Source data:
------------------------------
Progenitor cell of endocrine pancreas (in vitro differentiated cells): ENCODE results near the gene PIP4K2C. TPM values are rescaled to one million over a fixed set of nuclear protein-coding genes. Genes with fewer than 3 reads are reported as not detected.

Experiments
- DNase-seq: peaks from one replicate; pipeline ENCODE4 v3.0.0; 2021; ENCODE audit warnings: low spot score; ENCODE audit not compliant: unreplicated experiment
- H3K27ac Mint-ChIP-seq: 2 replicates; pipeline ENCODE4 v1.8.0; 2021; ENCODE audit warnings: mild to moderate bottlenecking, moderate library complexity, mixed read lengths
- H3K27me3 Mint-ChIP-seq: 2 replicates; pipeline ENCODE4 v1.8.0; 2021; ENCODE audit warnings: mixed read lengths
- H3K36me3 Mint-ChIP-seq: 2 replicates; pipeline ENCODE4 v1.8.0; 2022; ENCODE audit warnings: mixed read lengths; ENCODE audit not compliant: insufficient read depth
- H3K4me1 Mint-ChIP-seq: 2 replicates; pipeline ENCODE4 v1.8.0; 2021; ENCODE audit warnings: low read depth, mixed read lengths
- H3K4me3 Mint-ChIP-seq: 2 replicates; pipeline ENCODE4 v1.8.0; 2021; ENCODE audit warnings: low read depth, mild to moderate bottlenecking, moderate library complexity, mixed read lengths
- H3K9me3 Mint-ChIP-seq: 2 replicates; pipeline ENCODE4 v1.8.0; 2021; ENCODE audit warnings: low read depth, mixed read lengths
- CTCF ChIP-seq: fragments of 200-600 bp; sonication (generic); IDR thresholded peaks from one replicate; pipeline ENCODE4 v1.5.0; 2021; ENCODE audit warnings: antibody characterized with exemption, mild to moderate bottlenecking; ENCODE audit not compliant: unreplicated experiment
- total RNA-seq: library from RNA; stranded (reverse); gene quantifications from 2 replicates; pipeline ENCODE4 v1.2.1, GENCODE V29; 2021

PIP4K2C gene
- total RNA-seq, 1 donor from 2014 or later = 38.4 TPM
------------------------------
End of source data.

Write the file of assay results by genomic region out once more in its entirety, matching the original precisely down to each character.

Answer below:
Progenitor cell of endocrine pancreas (in vitro differentiated cells): ENCODE results near the gene PIP4K2C. TPM values are rescaled to one million over a fixed set of nuclear protein-coding genes. Genes with fewer than 3 reads are reported as not detected.

Experiments
- DNase-seq: peaks from one replicate; pipeline ENCODE4 v3.0.0; 2021; ENCODE audit warnings: low spot score; ENCODE audit not compliant: unreplicated experiment
- H3K27ac Mint-ChIP-seq: 2 replicates; pipeline ENCODE4 v1.8.0; 2021; ENCODE audit warnings: mild to moderate bottlenecking, moderate library complexity, mixed read lengths
- H3K27me3 Mint-ChIP-seq: 2 replicates; pipeline ENCODE4 v1.8.0; 2021; ENCODE audit warnings: mixed read lengths
- H3K36me3 Mint-ChIP-seq: 2 replicates; pipeline ENCODE4 v1.8.0; 2022; ENCODE audit warnings: mixed read lengths; ENCODE audit not compliant: insufficient read depth
- H3K4me1 Mint-ChIP-seq: 2 replicates; pipeline ENCODE4 v1.8.0; 2021; ENCODE audit warnings: low read depth, mixed read lengths
- H3K4me3 Mint-ChIP-seq: 2 replicates; pipeline ENCODE4 v1.8.0; 2021; ENCODE audit warnings: low read depth, mild to moderate bottlenecking, moderate library complexity, mixed read lengths
- H3K9me3 Mint-ChIP-seq: 2 replicates; pipeline ENCODE4 v1.8.0; 2021; ENCODE audit warnings: low read depth, mixed read lengths
- CTCF ChIP-seq: fragments of 200-600 bp; sonication (generic); IDR thresholded peaks from one replicate; pipeline ENCODE4 v1.5.0; 2021; ENCODE audit warnings: antibody characterized with exemption, mild to moderate bottlenecking; ENCODE audit not compliant: unreplicated experiment
- total RNA-seq: library from RNA; stranded (reverse); gene quantifications from 2 replicates; pipeline ENCODE4 v1.2.1, GENCODE V29; 2021

PIP4K2C gene
- total RNA-seq, 1 donor from 2014 or later = 38.4 TPM